Sunday, January 25, 2015

Alexandra Scarf from Gauge Knits - Day 2

Why I love knitting...

I’m pleased to report that my roll-prevention efforts seem to be paying off.  It’s still a bit early to call those six extra stitches a complete success, but I’m over eight inches into the scarf and nothing is curling in on the edges so far.  Hooray!

Look at all those pretty green zig-zags!  There’s something about a pattern repeat stacking on itself so nicely, that swells the heart, isn’t there?  Beautiful, precise, order.

The creation of order in a chaotic world was one of the reasons I started knitting in the first place.  With small kids underfoot and the unpredictable nature of a writing career, I was hungry for things that gave me a sense of accomplishment and control.  When I knit something, it generally stays knit (unless I have to rip it out, but that’s another issue).  I can’t say that for an empty dishwasher, a clean counter, or even a well child.  None of that has changed, even though those little kids are now young adults—everything still feels as if it is in constant motion.  Knitting is my antidote to that non-stop shifting.  It establishes something that wasn’t there before, something that stays where I put it.

Have you ever tried to explain the deep satisfaction you feel when you look at your knitting? Especially to someone who isn’t a creative type?  It’s hard. The sense of “I made this, and it is beautiful,” even if it’s something as ordinary as a garter stitch dishcloth, defies explanation.  For me, knitting becomes visual time…it is effort you can see and feel, it is tactile and concrete.  Even my writing—which you can see 100 words as concretely as you can see 100 stitches—doesn’t give me the same deep sense of accomplishment.  


It’s why I love knitting so much.  And I expect I have lots of company in that affection.

Just in case you missed it:  Authors Who Knit will shift to READERS Who Knit for 2015!  I’ve been telling my publisher (and anyone else who will listen) that readers are knitters and knitters are readers.  What better way to celebrate that marvelous symbiosis then by highlighting my readers who take to the yarn and needles?  Starting in February, I’ll feature 11 Allie fans and their knitting—one each month—and those featured readers will get a few special goodies as well as some kudos here on DestiKNITions.  Email me at allie [at] alliepleiter [dot] com if you want to submit to be featured.

Wednesday, January 21, 2015

HAPPY BIRTHDAY CLICK-THRU TOUR - 2105

Can you believe it?? 2015 launches DestiKNITions’ SEVENTH year and will soon contain the 500th episode!  Hard to believe I’ve had that much fun—and logged those many miles—over the years.  As I do every January, here’s the Happy Birthday Click-Thru Tour highlighting some of my favorite posts from the past year:







I cheated and its partner post Bet you saw this coming








New:  Authors Who Knit will shift to READERS Who Knit for 2015!  I’ve been telling my publisher (and anyone else who will listen) that readers are knitters and knitters are readers.  What better way to celebrate that marvelous symbiosis then by highlighting my readers who take to the yarn and needles?  Starting in February, I’ll feature 11 Allie fans and their knitting—one each month—and those featured readers will get a few special goodies as well as some kudos here on DestiKNITions.  Email me at allie [at] alliepleiter [dot] com if you want to submit to be featured.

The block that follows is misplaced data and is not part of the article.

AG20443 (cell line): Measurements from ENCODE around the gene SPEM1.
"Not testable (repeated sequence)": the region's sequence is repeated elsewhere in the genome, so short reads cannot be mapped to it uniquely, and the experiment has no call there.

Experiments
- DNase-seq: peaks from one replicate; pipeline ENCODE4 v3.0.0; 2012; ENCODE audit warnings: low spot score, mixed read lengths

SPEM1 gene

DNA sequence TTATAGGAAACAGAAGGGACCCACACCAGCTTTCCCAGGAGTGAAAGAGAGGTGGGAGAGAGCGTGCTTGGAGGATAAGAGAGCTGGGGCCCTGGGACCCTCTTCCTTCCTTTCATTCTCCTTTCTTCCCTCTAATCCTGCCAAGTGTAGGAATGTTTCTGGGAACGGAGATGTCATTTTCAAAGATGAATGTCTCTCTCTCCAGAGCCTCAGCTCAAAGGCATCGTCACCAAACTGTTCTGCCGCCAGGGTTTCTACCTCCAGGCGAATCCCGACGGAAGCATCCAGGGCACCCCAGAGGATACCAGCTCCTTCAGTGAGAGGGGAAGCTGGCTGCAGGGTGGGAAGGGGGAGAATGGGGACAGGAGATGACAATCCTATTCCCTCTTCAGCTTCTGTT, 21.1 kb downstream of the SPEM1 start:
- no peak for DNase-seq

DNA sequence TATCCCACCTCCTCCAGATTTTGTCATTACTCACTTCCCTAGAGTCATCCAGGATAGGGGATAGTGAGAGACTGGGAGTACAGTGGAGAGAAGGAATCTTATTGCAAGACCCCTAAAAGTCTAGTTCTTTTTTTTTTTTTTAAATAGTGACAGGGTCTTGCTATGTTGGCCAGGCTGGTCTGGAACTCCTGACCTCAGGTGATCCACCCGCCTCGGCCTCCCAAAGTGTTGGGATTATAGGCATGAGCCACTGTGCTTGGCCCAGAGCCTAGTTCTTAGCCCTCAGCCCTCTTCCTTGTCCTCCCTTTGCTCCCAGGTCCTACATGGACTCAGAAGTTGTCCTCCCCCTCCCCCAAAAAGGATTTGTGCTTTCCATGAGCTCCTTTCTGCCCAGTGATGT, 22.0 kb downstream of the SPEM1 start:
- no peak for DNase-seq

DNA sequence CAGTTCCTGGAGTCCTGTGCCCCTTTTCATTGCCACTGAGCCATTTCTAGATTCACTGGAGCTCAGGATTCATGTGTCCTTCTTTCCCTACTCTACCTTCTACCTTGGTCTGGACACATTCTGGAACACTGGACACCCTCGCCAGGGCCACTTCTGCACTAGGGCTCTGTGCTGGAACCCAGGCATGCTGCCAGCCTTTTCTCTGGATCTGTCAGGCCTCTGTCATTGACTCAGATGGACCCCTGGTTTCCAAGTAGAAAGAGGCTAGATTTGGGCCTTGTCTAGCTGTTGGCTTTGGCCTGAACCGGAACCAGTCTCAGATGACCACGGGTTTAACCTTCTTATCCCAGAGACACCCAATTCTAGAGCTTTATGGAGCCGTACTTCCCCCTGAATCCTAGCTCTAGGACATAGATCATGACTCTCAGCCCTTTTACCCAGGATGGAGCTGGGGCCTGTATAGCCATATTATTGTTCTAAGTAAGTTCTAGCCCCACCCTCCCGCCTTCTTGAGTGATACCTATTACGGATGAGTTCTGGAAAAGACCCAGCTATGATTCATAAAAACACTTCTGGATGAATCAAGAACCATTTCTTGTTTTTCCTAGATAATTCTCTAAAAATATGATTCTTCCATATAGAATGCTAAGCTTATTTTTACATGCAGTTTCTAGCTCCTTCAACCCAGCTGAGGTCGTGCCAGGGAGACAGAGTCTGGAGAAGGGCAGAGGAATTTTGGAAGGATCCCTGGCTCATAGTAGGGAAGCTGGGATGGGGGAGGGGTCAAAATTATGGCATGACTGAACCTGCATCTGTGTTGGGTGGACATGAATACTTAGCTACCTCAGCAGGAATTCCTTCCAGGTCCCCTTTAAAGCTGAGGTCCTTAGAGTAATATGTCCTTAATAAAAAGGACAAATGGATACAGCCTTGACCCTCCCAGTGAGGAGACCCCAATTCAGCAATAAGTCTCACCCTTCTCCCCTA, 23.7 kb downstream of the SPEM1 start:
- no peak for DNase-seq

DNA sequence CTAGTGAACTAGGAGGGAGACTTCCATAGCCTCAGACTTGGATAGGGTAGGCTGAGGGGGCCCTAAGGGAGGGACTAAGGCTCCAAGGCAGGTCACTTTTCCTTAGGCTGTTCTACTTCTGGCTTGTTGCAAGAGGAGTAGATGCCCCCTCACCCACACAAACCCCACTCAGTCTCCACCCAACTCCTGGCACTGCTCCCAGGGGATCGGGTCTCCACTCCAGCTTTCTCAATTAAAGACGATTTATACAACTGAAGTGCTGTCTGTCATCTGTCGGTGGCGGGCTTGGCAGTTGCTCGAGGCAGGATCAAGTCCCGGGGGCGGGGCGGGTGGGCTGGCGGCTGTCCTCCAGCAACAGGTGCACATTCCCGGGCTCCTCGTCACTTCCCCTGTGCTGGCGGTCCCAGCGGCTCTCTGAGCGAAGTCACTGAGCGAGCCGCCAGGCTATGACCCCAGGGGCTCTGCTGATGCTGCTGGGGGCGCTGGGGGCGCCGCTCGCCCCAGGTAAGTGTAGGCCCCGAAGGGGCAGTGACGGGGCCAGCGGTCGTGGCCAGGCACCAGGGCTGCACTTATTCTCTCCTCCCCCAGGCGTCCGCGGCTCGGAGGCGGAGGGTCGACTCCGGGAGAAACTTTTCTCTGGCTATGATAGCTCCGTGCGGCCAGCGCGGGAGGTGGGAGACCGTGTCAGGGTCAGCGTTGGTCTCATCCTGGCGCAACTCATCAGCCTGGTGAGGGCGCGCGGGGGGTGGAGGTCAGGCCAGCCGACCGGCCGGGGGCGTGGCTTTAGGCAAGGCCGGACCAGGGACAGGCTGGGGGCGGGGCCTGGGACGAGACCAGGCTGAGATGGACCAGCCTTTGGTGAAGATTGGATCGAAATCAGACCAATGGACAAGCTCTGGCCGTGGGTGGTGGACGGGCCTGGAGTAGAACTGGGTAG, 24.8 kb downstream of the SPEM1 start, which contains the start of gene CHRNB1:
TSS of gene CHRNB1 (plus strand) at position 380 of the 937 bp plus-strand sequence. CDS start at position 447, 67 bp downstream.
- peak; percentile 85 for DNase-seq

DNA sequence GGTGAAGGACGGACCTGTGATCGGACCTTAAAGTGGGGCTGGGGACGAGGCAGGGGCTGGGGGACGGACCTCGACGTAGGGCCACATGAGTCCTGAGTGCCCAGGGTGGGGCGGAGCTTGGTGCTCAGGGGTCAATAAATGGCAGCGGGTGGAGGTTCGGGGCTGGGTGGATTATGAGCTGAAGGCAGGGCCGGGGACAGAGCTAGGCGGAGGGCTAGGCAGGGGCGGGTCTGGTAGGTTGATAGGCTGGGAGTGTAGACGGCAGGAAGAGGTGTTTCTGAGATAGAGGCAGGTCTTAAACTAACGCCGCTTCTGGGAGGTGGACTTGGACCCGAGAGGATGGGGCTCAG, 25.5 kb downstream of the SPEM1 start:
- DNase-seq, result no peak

Monday, January 19, 2015

Alexandra Scarf from Gauge Knits - Day 1

A smart, simple scarf...

I spend a lot of time knitting scarves and shawls that “do” things—either through clever design features, thoughtful shapes, or intriguing patterns.  All that’s fine and dandy, but there’s always a place for the basic in every knitter’s project cue.

This is a step up from the basic scarf, surely, for the zig-zag design adds a bit of flair and reminds me of the Comin’ Round the Mountain socks I knit from Hearthstone Knits in Saint Louis.  I respect that this scarf isn’t out to do tricks or turn heads.  This is a scarf that knows what scarves are for, and why we love them. 

It helps to have a splendid fiber—this Luxe Perch merino/cashmere/nylon blend has a nice feel and the brilliant green is just what this jaded (no pun intended) Chicago winter gal needs.  It reminds me the vibrancy of Spring is just around the corner.  You could do this project in a solid or a multi-color yarn, but I’d advise staying away from too dark a hue so that you see the lovely stitch-work.  


I have a strong aversion to stockinette scarves—their tendency to roll at the edges drives me  nuts.  To guard against that, I chose to amend Kelly Ramsey’s pattern with three additional garter stitches on either end of the pattern.  You may not share my fears, and could be just fine with the pattern as written.  I, however, like the color and simplicity of this scarf so much I don’t want to risk being annoyed by rolling when I am all done.

Thursday, January 15, 2015

Brush Creek Cowlette from The Knitting Nest - Done!

Wavy wonderfulness!

Oh my.  This is lovely.  The weight, the way it lays across my collarbone, the wavy wonderfulness of it all.  You know you’ve hit a great pattern when you put it on and your first thought is all the color combinations you want to make next!

One word of caution:  Watch the upper edge!  Because I am picky about bumpy edges next to my skin, I did a selvege edge across the top, and that cost me a lot of elasticity where I need it most.  Had I left it according to the pattern, the neck hole would have been stretchier.